Quick Team Check
One of the well-established characteristics of an effective team is self-assessment (Parker, 1990, McGregor, 1960). It is important that teams, much like individuals, take an annual physical--a check-up to see how they are doing. An ongoing concern about one's progress is a sign of a healthy person and a healthy team. The data collection and diagnosis associated with the assessment provide the basis for planning for renewal.
Unfortunately, this periodic assessment is overlooked and forgotten for a number of reasons:
- Absent a major crisis or problem, teams assume everything is satisfactory.
- In today's competitive business environment, teams are too busy just getting the daily work done.
- Teams assume an effective assessment takes a great deal of time and costs a great deal of money--neither of which they have.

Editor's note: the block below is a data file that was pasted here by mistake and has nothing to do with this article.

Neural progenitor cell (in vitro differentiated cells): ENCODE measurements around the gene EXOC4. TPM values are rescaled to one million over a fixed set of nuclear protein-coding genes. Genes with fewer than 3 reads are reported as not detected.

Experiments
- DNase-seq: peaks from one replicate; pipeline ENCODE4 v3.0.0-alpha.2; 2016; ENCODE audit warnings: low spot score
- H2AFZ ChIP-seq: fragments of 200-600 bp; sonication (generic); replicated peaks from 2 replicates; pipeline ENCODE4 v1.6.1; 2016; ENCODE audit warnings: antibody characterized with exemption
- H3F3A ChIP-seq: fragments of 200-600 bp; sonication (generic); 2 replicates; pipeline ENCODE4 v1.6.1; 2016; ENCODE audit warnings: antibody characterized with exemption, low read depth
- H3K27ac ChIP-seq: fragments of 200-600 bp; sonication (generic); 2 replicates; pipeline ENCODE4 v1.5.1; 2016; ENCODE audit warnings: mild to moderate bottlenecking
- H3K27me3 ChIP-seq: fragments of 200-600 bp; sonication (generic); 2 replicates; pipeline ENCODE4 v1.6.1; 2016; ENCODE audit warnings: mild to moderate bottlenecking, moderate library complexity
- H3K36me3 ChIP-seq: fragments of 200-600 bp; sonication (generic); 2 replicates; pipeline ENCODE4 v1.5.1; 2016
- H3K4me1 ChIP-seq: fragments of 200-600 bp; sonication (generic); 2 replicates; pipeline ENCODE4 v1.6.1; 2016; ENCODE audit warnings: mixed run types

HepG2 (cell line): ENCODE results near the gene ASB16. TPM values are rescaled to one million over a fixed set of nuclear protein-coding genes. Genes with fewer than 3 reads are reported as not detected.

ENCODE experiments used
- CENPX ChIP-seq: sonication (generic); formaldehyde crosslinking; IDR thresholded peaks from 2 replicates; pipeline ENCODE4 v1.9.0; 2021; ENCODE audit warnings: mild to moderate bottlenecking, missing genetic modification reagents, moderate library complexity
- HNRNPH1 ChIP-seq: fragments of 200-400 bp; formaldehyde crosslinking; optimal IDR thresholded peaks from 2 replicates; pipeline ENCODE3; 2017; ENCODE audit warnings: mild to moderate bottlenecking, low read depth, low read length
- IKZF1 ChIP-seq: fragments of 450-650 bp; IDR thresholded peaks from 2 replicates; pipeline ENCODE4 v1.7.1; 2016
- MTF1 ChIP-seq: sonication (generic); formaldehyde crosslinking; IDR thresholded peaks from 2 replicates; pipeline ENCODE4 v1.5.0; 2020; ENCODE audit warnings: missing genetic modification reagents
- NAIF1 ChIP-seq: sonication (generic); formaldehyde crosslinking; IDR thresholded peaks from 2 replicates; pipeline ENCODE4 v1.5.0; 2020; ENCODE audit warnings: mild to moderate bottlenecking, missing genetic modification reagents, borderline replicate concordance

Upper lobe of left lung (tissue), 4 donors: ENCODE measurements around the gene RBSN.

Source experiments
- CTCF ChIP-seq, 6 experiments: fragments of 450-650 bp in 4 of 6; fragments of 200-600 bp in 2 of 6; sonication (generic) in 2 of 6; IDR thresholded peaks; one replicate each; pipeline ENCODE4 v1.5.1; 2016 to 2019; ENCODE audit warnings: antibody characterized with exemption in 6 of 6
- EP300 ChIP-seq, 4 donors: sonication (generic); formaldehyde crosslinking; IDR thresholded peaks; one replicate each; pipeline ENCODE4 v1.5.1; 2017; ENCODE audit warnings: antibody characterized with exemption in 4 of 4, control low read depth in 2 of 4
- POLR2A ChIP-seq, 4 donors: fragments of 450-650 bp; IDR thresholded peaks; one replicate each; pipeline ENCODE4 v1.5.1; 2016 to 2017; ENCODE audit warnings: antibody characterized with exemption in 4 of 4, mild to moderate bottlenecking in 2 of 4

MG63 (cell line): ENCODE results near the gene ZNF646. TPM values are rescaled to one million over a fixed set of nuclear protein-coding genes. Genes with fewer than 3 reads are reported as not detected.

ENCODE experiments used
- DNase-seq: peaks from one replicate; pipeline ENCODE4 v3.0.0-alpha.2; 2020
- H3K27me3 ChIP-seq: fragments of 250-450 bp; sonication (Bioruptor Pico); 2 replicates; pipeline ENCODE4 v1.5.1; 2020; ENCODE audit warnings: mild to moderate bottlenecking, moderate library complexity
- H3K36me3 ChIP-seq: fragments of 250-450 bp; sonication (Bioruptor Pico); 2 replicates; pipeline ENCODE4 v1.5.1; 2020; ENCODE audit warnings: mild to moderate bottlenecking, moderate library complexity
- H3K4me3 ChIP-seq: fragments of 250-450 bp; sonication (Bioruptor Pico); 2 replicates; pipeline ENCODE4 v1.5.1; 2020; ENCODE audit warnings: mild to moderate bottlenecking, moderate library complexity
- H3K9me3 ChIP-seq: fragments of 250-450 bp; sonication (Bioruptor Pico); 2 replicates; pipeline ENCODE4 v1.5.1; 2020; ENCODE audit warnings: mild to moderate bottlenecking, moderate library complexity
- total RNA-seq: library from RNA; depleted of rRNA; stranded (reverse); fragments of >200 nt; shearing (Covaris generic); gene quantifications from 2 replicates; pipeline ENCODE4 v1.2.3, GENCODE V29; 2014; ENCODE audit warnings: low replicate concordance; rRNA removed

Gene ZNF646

Even if the team is performing well, it is useful to conduct a periodic assessment if only to confirm that conclusion. Team members need to know what they are doing well so they will continue to do those things in the future. And it is helpful, especially for teams that do not have opportunities for a great deal of external recognition, to acknowledge their success.
Team self-assessment need not consume a great deal of time. A useful assessment exercise can be as simple as taking a few minutes at the end of a team meeting to ask: "How are we doing?" In addition, there are also brief survey tools that are effective alternatives to the lengthy, more complex instruments. For some teams, a quick 10-item survey may be all that is necessary.
The Quick Team Check (QTC), as the name implies, is designed to assess the effectiveness of a team quickly and easily. It can be used to:
- Assess the ongoing progress of a team that has limited time available.
- Provide data for a training needs assessment or team building intervention.
- Follow-up on a more comprehensive team assessment conducted in the past.
The QTC is designed to be easy to administer and score.